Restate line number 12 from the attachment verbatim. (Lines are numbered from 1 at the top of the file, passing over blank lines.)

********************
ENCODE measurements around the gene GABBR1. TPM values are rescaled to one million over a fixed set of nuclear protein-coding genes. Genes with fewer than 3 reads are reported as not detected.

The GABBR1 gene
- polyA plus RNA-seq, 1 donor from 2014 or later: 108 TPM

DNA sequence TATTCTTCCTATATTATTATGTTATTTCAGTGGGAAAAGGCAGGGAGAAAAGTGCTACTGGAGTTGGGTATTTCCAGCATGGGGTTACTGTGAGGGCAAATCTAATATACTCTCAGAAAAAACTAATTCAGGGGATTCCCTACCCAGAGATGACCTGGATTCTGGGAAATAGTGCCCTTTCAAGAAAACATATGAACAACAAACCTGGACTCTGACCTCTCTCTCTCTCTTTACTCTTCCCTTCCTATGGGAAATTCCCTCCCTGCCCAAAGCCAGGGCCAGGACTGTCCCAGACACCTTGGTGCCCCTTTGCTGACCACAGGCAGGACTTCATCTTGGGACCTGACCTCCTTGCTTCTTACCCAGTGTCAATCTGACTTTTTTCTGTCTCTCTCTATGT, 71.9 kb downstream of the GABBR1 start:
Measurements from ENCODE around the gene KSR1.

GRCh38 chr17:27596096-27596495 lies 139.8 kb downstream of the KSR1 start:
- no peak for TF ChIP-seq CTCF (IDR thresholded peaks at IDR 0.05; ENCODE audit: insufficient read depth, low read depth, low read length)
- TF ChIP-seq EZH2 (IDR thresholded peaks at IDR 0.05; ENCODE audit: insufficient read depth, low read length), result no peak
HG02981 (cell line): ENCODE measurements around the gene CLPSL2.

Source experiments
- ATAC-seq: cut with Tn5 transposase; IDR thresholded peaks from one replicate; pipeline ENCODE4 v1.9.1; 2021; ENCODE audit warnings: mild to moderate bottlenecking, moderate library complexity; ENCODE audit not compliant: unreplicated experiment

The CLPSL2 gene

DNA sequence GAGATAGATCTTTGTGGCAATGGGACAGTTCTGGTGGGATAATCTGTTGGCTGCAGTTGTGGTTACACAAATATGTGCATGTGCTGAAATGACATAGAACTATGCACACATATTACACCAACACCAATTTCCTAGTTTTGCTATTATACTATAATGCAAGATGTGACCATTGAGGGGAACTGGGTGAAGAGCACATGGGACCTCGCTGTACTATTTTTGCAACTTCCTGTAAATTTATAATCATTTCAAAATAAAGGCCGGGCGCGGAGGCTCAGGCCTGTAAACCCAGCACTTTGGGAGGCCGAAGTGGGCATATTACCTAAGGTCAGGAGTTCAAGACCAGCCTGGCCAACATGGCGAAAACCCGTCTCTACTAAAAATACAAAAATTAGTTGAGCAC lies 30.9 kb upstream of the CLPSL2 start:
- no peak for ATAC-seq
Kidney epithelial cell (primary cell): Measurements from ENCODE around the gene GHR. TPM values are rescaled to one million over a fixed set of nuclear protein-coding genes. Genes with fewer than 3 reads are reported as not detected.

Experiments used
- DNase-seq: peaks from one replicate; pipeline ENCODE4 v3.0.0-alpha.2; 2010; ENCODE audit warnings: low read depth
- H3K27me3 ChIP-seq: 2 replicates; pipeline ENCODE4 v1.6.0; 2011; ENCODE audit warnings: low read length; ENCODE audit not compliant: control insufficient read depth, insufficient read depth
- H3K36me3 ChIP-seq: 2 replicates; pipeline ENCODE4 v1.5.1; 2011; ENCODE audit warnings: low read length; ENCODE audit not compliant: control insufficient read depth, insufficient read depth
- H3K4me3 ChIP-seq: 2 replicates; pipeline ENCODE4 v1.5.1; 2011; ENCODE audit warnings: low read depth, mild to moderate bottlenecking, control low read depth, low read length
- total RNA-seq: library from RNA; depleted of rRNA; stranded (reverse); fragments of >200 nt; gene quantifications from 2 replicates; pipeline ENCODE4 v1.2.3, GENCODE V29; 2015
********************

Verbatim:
The CLPSL2 gene